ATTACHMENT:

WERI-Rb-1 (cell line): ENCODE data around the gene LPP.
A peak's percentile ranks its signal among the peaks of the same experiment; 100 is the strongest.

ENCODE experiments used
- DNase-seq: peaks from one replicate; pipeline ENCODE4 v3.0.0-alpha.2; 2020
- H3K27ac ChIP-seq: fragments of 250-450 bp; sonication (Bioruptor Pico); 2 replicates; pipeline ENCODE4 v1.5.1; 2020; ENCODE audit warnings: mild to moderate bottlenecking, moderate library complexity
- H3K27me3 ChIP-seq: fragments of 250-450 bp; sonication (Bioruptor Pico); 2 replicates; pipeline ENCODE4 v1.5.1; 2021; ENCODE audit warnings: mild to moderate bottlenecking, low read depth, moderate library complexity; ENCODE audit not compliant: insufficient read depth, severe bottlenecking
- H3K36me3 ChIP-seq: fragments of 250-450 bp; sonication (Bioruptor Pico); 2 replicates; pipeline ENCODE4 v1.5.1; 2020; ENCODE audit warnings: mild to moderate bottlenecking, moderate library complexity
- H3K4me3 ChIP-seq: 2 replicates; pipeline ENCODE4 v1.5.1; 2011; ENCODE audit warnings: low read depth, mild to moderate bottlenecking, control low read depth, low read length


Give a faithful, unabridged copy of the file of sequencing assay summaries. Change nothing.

WERI-Rb-1 (cell line): ENCODE data around the gene LPP.
A peak's percentile ranks its signal among the peaks of the same experiment; 100 is the strongest.

ENCODE experiments used
- DNase-seq: peaks from one replicate; pipeline ENCODE4 v3.0.0-alpha.2; 2020
- H3K27ac ChIP-seq: fragments of 250-450 bp; sonication (Bioruptor Pico); 2 replicates; pipeline ENCODE4 v1.5.1; 2020; ENCODE audit warnings: mild to moderate bottlenecking, moderate library complexity
- H3K27me3 ChIP-seq: fragments of 250-450 bp; sonication (Bioruptor Pico); 2 replicates; pipeline ENCODE4 v1.5.1; 2021; ENCODE audit warnings: mild to moderate bottlenecking, low read depth, moderate library complexity; ENCODE audit not compliant: insufficient read depth, severe bottlenecking
- H3K36me3 ChIP-seq: fragments of 250-450 bp; sonication (Bioruptor Pico); 2 replicates; pipeline ENCODE4 v1.5.1; 2020; ENCODE audit warnings: mild to moderate bottlenecking, moderate library complexity
- H3K4me3 ChIP-seq: 2 replicates; pipeline ENCODE4 v1.5.1; 2011; ENCODE audit warnings: low read depth, mild to moderate bottlenecking, control low read depth, low read length